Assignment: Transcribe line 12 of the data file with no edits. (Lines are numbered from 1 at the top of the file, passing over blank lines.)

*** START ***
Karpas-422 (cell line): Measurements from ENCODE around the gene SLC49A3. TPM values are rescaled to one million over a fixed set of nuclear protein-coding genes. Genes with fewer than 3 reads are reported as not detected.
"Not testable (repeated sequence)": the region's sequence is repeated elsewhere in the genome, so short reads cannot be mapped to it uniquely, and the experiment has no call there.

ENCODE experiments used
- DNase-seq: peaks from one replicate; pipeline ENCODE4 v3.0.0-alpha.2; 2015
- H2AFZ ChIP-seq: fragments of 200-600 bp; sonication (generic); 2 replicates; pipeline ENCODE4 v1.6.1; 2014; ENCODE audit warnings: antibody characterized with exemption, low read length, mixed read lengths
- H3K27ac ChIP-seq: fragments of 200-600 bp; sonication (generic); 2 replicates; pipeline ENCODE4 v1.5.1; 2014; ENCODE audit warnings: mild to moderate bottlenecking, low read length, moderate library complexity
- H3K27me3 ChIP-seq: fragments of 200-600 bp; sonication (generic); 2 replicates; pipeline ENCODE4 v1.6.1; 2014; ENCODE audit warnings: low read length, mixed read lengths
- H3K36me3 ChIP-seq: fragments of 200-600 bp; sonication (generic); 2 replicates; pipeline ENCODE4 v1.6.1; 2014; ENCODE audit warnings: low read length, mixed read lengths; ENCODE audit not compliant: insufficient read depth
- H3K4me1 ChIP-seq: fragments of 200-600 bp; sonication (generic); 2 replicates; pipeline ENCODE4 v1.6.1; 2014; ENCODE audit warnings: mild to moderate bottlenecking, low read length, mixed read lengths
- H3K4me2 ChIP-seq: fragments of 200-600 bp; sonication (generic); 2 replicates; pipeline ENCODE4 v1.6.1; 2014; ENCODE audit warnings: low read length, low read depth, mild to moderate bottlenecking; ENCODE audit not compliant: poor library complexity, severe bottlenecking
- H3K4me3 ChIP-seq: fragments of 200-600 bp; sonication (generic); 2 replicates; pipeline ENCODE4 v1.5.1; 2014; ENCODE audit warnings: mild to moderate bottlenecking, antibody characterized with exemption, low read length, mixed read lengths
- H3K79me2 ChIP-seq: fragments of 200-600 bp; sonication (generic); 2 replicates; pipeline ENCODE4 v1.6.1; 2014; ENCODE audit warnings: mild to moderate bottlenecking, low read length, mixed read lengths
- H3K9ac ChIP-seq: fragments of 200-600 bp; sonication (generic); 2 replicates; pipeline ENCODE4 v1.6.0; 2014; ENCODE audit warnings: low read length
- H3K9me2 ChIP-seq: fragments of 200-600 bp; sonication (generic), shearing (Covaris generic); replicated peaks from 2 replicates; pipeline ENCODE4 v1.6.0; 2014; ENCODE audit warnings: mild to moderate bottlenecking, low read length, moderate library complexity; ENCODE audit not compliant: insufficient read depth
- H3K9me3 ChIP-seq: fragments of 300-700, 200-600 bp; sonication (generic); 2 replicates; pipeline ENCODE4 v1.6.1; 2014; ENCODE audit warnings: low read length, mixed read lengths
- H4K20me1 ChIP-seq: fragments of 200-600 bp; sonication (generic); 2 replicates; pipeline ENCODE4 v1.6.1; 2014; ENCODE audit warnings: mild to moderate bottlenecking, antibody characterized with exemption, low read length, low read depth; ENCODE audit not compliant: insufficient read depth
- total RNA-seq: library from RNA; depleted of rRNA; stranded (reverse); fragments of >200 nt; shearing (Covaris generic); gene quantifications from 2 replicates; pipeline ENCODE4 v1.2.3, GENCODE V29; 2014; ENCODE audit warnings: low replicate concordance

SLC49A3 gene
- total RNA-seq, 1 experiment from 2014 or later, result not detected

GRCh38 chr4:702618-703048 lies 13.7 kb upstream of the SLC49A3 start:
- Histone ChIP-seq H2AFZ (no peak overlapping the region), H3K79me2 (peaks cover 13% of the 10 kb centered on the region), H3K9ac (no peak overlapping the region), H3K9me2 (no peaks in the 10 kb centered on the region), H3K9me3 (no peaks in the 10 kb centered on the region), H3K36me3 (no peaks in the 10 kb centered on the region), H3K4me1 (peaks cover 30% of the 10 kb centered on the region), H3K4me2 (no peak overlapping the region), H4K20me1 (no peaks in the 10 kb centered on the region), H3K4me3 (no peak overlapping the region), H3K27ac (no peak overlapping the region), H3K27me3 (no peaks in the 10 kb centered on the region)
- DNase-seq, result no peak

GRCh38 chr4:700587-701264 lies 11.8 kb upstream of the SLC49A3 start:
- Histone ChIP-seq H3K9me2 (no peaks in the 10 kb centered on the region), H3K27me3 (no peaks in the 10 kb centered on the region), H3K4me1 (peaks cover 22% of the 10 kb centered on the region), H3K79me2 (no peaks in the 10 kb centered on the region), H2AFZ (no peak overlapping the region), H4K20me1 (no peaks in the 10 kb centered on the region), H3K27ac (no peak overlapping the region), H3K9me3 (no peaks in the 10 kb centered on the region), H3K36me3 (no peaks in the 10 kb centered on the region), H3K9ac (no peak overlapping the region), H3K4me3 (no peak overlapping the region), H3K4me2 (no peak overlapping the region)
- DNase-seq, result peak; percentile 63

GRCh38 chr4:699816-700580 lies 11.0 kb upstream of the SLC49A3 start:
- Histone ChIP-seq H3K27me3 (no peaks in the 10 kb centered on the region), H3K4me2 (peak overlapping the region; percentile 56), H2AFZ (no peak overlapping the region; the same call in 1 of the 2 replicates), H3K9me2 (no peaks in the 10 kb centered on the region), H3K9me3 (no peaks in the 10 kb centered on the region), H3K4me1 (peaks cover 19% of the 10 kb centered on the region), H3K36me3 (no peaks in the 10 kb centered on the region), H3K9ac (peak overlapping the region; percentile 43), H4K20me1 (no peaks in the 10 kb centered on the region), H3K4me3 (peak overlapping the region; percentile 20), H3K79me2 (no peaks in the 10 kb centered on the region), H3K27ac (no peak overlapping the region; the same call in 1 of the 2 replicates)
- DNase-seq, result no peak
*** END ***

- H3K79me2 ChIP-seq: fragments of 200-600 bp; sonication (generic); 2 replicates; pipeline ENCODE4 v1.6.1; 2014; ENCODE audit warnings: mild to moderate bottlenecking, low read length, mixed read lengths